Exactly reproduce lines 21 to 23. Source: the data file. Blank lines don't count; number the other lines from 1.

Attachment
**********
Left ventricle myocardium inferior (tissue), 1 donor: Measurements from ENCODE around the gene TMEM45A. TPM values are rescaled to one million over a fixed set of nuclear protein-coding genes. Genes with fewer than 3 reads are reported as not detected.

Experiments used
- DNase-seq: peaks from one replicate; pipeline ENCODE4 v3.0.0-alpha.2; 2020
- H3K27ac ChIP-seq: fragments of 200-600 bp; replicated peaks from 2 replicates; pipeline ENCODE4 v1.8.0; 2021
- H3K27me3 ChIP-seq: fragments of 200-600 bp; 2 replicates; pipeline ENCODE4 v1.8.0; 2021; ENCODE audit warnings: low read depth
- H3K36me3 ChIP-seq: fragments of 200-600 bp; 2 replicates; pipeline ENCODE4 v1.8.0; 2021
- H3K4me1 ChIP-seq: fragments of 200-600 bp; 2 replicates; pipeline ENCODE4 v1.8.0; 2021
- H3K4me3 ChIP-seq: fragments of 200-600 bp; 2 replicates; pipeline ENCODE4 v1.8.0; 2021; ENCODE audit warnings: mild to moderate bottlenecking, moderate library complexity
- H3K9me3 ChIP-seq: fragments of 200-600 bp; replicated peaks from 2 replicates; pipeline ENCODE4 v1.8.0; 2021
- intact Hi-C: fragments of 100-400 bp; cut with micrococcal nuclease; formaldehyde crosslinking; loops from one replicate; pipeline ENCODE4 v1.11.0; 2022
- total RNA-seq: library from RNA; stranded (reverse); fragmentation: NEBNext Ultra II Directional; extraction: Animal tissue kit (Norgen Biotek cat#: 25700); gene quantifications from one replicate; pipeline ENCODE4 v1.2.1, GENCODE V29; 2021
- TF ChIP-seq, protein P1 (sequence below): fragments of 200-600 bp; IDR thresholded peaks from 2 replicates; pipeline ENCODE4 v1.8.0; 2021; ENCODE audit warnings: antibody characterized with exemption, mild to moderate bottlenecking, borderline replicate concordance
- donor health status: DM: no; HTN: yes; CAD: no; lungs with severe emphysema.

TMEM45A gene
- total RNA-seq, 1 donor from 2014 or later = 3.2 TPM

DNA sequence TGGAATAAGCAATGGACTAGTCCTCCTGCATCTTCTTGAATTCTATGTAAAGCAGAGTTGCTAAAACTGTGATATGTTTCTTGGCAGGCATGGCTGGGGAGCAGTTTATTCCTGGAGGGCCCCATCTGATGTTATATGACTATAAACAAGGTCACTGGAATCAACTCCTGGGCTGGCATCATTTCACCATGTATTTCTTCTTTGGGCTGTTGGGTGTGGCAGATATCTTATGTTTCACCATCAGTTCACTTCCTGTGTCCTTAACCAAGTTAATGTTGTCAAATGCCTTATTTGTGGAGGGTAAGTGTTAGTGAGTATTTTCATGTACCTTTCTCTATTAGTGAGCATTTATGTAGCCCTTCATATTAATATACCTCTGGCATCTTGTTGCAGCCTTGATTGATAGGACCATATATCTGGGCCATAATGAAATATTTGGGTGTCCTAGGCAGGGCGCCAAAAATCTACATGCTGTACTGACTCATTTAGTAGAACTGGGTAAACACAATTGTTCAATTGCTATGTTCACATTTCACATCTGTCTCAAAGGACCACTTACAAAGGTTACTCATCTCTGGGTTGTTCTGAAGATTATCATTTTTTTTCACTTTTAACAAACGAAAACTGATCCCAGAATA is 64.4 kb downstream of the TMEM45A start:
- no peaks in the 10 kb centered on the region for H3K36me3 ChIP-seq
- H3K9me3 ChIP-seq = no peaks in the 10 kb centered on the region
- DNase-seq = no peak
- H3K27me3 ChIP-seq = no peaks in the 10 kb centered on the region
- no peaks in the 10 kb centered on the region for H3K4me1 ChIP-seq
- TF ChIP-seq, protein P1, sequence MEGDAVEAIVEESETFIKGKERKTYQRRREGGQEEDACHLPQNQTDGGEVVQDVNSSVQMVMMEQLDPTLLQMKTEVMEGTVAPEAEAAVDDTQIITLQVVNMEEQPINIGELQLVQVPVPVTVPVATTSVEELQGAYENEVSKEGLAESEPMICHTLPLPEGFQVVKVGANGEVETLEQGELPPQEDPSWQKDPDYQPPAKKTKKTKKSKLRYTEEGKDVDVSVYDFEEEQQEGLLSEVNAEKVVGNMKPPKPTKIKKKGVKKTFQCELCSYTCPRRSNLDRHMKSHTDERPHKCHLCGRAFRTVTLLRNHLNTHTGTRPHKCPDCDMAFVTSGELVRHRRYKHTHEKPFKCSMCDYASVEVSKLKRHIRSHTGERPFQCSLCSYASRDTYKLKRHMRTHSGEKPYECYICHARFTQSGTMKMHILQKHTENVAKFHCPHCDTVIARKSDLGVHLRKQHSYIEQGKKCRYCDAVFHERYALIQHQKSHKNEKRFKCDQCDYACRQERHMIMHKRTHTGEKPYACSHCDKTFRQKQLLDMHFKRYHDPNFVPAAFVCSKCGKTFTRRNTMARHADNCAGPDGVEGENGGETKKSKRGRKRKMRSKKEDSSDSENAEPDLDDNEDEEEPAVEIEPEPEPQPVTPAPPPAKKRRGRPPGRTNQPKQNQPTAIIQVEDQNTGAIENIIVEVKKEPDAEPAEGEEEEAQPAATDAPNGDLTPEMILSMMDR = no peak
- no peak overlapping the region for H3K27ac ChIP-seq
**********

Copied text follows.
- no peaks in the 10 kb centered on the region for H3K4me1 ChIP-seq
- TF ChIP-seq, protein P1, sequence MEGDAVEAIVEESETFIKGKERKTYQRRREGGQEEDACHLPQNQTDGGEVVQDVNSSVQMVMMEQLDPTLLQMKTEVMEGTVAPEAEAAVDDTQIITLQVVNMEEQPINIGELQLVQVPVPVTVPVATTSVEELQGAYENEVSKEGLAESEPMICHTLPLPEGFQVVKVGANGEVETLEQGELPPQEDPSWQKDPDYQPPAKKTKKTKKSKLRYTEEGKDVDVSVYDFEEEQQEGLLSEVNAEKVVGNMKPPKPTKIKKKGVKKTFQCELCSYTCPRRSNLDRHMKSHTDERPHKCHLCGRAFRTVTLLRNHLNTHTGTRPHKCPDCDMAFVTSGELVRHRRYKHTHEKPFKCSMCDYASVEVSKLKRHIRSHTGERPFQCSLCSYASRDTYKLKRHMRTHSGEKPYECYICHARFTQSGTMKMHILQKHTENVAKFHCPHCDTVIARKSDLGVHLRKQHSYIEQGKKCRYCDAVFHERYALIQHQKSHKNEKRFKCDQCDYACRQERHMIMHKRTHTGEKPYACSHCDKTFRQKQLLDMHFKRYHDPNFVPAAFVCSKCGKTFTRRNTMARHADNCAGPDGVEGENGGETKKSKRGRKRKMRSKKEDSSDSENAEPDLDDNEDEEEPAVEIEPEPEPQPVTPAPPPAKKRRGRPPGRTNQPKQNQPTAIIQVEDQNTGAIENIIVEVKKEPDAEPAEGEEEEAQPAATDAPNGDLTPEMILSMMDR = no peak
- no peak overlapping the region for H3K27ac ChIP-seq